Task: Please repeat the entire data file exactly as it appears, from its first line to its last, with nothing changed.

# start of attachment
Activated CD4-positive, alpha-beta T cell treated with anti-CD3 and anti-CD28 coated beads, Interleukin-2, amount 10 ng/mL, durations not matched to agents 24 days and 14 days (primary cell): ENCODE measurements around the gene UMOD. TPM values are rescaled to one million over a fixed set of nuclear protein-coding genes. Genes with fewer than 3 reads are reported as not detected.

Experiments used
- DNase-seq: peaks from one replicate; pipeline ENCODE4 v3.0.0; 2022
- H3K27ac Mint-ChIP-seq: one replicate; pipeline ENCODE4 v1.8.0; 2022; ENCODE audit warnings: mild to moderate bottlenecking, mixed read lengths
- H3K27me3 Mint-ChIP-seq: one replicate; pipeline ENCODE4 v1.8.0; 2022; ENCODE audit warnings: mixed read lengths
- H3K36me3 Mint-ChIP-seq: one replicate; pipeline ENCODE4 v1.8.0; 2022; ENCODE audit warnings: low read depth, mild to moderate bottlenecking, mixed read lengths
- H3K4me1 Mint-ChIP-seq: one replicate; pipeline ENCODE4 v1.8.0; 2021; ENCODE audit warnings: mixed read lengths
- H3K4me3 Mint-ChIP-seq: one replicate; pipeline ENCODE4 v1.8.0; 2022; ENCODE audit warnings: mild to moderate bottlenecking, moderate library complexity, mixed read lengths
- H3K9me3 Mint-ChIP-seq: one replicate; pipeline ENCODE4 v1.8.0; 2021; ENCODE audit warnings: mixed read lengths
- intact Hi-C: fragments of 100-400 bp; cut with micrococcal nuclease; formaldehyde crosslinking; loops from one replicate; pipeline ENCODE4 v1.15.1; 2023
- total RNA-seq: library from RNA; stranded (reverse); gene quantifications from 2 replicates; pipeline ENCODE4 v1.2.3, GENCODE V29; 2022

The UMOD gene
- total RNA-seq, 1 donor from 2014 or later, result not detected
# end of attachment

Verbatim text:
Activated CD4-positive, alpha-beta T cell treated with anti-CD3 and anti-CD28 coated beads, Interleukin-2, amount 10 ng/mL, durations not matched to agents 24 days and 14 days (primary cell): ENCODE measurements around the gene UMOD. TPM values are rescaled to one million over a fixed set of nuclear protein-coding genes. Genes with fewer than 3 reads are reported as not detected.

Experiments used
- DNase-seq: peaks from one replicate; pipeline ENCODE4 v3.0.0; 2022
- H3K27ac Mint-ChIP-seq: one replicate; pipeline ENCODE4 v1.8.0; 2022; ENCODE audit warnings: mild to moderate bottlenecking, mixed read lengths
- H3K27me3 Mint-ChIP-seq: one replicate; pipeline ENCODE4 v1.8.0; 2022; ENCODE audit warnings: mixed read lengths
- H3K36me3 Mint-ChIP-seq: one replicate; pipeline ENCODE4 v1.8.0; 2022; ENCODE audit warnings: low read depth, mild to moderate bottlenecking, mixed read lengths
- H3K4me1 Mint-ChIP-seq: one replicate; pipeline ENCODE4 v1.8.0; 2021; ENCODE audit warnings: mixed read lengths
- H3K4me3 Mint-ChIP-seq: one replicate; pipeline ENCODE4 v1.8.0; 2022; ENCODE audit warnings: mild to moderate bottlenecking, moderate library complexity, mixed read lengths
- H3K9me3 Mint-ChIP-seq: one replicate; pipeline ENCODE4 v1.8.0; 2021; ENCODE audit warnings: mixed read lengths
- intact Hi-C: fragments of 100-400 bp; cut with micrococcal nuclease; formaldehyde crosslinking; loops from one replicate; pipeline ENCODE4 v1.15.1; 2023
- total RNA-seq: library from RNA; stranded (reverse); gene quantifications from 2 replicates; pipeline ENCODE4 v1.2.3, GENCODE V29; 2022

The UMOD gene
- total RNA-seq, 1 donor from 2014 or later, result not detected